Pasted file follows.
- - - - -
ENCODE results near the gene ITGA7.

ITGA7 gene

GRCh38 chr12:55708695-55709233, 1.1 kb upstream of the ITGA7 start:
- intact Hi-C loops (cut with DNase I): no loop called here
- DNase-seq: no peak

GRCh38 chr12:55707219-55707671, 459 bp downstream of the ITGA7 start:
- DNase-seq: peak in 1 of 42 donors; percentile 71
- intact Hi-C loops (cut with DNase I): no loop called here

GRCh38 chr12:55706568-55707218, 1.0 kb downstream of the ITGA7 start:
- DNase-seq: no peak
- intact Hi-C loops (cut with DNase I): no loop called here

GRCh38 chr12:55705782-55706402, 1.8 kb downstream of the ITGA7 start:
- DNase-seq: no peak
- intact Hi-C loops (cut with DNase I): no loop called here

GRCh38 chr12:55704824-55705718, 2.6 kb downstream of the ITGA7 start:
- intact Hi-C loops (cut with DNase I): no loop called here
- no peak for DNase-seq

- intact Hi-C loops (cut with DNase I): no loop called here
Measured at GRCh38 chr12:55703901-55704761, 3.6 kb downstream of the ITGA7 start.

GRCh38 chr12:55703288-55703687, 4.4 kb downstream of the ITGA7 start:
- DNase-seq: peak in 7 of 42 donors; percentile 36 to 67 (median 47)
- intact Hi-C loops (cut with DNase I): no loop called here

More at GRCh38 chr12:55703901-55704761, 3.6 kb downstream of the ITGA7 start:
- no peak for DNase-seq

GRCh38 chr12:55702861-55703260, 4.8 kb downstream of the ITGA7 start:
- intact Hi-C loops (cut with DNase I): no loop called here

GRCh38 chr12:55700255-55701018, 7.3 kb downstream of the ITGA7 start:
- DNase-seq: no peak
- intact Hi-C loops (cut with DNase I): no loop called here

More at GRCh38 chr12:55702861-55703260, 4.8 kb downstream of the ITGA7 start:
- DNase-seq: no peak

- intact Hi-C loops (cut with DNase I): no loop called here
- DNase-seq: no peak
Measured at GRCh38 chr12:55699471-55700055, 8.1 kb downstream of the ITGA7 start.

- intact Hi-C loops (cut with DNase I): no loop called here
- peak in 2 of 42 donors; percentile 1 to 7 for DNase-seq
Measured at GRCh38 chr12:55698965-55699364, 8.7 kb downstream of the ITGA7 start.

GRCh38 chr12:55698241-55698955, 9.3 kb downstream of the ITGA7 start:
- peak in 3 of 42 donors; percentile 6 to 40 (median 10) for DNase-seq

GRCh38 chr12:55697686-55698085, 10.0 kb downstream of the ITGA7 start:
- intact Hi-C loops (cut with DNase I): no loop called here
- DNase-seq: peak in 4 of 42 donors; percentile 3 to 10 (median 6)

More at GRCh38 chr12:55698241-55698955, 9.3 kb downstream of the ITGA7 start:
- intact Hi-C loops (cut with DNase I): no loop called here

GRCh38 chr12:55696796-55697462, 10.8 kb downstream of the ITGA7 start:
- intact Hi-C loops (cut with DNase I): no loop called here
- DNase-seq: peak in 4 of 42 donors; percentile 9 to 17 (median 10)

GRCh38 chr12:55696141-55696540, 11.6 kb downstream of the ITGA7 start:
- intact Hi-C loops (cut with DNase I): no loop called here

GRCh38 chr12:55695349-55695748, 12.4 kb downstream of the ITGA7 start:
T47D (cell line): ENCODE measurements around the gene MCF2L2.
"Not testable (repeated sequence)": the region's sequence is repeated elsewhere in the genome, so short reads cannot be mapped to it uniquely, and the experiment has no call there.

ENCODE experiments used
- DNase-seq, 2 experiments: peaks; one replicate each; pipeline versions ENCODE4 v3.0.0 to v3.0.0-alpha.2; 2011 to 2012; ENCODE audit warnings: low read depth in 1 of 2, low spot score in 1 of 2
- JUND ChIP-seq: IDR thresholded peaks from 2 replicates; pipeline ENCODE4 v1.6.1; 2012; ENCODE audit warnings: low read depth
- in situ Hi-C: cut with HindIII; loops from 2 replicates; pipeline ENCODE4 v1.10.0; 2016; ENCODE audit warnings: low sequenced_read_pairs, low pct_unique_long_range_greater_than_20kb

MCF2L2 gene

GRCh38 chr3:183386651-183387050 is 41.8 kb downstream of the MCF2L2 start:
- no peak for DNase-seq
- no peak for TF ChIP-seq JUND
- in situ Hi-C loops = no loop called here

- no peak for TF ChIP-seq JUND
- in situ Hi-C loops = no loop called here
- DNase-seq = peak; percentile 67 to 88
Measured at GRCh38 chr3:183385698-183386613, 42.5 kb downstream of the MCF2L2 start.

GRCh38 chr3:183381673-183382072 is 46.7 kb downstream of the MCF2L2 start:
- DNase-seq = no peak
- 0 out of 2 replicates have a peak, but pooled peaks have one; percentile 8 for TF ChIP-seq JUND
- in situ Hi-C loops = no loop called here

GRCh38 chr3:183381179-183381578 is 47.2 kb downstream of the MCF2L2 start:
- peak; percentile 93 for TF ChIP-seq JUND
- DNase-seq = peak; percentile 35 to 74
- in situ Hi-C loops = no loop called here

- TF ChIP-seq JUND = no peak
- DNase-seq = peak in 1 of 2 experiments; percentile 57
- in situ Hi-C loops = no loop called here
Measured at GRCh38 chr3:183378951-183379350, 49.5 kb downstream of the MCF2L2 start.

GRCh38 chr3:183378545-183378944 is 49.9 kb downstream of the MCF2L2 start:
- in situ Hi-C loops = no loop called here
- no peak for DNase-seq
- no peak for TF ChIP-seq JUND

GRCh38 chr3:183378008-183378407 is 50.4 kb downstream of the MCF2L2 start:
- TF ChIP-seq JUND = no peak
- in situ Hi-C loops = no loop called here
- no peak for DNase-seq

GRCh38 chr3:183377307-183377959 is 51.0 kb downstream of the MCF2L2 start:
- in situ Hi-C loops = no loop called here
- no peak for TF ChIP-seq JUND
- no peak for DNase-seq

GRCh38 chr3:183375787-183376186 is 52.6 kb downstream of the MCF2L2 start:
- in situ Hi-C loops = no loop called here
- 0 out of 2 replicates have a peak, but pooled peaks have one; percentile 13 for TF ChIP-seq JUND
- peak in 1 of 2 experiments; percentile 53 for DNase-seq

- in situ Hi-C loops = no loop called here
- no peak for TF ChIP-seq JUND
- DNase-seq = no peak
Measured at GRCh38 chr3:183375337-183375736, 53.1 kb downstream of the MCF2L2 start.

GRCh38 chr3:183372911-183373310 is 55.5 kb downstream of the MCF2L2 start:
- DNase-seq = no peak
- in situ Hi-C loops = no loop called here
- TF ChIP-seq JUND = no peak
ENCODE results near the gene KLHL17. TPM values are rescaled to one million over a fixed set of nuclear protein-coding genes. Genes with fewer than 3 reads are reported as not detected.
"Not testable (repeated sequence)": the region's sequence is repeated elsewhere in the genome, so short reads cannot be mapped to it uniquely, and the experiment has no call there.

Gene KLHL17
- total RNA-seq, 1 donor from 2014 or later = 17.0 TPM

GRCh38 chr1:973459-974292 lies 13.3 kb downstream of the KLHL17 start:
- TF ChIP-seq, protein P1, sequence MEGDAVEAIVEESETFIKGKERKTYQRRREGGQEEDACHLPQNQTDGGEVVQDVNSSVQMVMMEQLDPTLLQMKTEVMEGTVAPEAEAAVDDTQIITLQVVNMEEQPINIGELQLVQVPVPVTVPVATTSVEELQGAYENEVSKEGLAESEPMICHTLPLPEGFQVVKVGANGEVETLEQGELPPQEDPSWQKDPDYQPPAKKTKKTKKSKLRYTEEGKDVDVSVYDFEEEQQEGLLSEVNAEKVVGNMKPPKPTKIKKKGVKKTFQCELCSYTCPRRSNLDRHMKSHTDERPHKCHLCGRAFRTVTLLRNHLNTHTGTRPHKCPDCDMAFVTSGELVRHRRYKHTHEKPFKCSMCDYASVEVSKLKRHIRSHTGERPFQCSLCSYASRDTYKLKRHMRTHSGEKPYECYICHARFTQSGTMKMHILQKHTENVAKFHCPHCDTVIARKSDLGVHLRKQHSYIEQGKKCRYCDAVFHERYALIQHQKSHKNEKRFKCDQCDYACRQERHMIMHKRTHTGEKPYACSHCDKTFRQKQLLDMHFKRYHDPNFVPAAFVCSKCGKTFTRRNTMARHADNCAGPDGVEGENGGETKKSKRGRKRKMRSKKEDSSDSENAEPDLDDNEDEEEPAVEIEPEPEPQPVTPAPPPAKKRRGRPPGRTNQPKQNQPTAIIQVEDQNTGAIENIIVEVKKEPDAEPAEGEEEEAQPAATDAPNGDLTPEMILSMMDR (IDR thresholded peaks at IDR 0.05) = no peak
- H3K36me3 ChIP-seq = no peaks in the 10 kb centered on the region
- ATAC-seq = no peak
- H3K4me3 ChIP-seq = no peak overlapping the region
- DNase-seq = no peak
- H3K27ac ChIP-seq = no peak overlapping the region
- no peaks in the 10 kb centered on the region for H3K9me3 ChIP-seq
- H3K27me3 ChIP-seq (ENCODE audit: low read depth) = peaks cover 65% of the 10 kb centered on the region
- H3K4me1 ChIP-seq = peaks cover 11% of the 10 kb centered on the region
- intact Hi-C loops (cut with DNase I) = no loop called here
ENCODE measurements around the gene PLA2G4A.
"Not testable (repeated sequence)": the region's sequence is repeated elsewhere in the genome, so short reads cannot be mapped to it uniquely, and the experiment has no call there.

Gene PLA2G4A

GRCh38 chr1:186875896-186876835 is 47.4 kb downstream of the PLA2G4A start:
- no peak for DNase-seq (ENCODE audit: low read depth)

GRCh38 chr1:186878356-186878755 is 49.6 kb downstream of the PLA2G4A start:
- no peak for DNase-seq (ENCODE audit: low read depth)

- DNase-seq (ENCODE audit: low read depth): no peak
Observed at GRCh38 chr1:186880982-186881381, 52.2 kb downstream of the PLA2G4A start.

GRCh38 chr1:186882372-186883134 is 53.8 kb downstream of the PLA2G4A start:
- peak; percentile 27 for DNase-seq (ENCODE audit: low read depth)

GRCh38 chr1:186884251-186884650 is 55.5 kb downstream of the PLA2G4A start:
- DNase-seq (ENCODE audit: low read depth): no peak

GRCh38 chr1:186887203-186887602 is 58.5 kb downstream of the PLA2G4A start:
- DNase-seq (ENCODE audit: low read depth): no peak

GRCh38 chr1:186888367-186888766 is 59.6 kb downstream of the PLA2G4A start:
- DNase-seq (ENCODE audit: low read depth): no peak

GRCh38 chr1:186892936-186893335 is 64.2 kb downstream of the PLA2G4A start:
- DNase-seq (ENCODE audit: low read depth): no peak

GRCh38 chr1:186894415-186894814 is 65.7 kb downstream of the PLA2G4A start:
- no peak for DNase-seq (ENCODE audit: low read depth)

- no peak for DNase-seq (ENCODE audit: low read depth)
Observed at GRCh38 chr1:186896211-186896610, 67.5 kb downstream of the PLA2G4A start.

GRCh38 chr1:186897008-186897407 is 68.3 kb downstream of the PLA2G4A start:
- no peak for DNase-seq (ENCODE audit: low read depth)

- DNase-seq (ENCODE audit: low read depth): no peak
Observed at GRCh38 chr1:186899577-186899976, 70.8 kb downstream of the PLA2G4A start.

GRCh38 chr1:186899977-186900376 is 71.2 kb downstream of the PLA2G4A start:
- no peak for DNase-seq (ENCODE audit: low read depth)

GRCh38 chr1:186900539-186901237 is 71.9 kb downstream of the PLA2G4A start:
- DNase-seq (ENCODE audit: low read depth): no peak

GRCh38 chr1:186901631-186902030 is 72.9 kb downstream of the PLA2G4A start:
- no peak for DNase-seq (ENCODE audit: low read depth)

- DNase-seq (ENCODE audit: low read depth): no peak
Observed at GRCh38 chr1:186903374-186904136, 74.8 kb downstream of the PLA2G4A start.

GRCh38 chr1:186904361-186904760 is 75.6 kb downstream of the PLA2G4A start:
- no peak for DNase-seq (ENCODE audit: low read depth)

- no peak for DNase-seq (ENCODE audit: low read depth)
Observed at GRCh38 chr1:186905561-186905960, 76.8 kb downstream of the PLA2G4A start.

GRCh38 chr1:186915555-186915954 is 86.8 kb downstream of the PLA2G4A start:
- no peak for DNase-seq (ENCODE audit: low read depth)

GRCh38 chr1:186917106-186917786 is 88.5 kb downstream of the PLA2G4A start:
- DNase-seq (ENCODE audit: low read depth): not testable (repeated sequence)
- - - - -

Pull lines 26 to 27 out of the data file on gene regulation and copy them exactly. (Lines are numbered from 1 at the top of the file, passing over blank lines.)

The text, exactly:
- intact Hi-C loops (cut with DNase I): no loop called here

GRCh38 chr12:55700255-55701018, 7.3 kb downstream of the ITGA7 start: